Liubo is an ancient Chinese board game played by two players. For the rules, it is believed that each player had six game pieces that were moved around the points of a square game board that had a distinctive, symmetrical pattern. Moves were determined by the throw of six sticks, which performed the same function as dice in other race games.

Gaoyou County-level city in Jiangsu, Peoples Republic of China

Gaoyou, is a county-level city under the administration of Yangzhou, Jiangsu province, China, located in the Yangtze River Delta on the north side of the Yangtze River.

Mawangdui archaeological site in Changsha, China

Mawangdui is an archaeological site located in Changsha, China. The site consists of two saddle-shaped hills and contained the tombs of three people from the Changsha Kingdom during the western Han dynasty : the Chancellor Li Cang, his wife and a male believed to have been their son. The site was excavated from 1972 to 1974. Most of the artifacts from Mawangdui are displayed at the Hunan Provincial Museum. It was called "King Ma's Mound" possibly because it was (erroneously) thought to be the tomb of Ma Yin (853–930), a ruler of the Chu kingdom during the Five Dynasties and Ten Kingdoms period. The original name might have been the similarly-sounding "saddle-shaped mound".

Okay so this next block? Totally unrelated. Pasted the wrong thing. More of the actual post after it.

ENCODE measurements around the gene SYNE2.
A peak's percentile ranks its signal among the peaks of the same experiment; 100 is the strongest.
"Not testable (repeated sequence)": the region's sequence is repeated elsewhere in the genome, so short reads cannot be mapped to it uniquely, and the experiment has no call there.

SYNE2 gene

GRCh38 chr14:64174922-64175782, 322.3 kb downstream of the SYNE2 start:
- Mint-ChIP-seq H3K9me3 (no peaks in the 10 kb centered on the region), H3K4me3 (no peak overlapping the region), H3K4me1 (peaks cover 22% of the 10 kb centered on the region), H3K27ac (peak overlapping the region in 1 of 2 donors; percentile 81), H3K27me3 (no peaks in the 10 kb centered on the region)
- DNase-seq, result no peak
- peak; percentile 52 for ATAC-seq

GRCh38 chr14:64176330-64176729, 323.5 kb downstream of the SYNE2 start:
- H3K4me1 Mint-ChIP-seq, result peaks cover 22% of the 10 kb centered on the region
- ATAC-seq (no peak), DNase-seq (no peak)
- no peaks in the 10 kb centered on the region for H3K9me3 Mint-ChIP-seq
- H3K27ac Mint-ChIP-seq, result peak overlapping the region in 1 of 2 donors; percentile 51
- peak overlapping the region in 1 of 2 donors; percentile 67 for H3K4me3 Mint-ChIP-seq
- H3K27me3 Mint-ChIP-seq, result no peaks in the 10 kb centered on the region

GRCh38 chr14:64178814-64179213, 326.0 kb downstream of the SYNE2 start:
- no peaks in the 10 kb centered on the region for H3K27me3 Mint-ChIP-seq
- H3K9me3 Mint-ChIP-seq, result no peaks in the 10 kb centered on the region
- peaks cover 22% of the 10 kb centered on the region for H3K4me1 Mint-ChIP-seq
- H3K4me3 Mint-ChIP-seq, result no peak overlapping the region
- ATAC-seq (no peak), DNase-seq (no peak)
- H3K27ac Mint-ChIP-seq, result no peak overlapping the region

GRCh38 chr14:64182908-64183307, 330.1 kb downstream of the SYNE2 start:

Tomb of the Jibei King cemetery

The Tomb of the Jibei King is a tomb from the time of the Western Han Dynasty in Changqing District of Jinan, Shandong Province, China. It is also known as the Han Dynasty Tomb of Shuangru Mountain. The tomb is thought to have been the burial site of Liu Kuan, the last king of Jibei who ruled from 97–85BC during the time of the Emperor Wu of Han of the Western Han Dynasty. The tomb was a major archaeological find since it had been untouched by grave robbers. Its discovery was ranked among the top ten Chinese archaeological finds of 1996 by Chinese National Office for Cultural Artefacts.

Guangling County County in Shanxi, Peoples Republic of China